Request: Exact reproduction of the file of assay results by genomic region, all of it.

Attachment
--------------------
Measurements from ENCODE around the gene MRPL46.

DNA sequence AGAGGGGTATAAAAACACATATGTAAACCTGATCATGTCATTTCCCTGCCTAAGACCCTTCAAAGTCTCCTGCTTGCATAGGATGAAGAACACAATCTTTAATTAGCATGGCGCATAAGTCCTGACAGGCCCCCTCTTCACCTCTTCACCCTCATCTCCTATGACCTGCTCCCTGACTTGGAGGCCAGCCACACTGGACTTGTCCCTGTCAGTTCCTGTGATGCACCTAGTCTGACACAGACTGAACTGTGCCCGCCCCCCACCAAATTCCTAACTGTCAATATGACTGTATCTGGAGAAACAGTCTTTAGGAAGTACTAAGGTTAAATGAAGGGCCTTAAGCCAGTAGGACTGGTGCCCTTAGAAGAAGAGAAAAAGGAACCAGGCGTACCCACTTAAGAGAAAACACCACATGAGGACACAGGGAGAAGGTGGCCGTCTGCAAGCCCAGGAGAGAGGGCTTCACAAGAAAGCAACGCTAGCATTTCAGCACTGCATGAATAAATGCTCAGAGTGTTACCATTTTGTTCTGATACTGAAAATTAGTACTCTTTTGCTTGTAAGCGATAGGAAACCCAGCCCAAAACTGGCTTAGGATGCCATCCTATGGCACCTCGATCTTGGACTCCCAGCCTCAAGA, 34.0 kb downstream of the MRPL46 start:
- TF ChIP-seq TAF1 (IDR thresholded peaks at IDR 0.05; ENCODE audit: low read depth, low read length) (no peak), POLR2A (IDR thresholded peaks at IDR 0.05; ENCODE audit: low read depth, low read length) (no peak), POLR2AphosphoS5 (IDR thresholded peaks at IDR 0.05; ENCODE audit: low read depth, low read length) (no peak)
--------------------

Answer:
Measurements from ENCODE around the gene MRPL46.

DNA sequence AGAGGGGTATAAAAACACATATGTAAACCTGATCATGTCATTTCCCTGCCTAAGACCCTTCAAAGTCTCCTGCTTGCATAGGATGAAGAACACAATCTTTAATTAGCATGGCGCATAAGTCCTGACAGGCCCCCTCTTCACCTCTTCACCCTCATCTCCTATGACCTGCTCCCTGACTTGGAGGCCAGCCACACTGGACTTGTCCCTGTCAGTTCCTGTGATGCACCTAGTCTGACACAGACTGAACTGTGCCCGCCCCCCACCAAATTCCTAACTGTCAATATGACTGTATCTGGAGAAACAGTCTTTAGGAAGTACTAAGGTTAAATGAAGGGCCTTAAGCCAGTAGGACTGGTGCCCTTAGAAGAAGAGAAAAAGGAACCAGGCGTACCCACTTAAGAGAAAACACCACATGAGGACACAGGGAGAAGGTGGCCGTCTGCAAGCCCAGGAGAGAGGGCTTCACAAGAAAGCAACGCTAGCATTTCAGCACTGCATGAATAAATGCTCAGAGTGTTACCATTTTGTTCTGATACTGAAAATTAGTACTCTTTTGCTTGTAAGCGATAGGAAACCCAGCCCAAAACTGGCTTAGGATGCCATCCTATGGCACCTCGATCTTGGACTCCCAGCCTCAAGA, 34.0 kb downstream of the MRPL46 start:
- TF ChIP-seq TAF1 (IDR thresholded peaks at IDR 0.05; ENCODE audit: low read depth, low read length) (no peak), POLR2A (IDR thresholded peaks at IDR 0.05; ENCODE audit: low read depth, low read length) (no peak), POLR2AphosphoS5 (IDR thresholded peaks at IDR 0.05; ENCODE audit: low read depth, low read length) (no peak)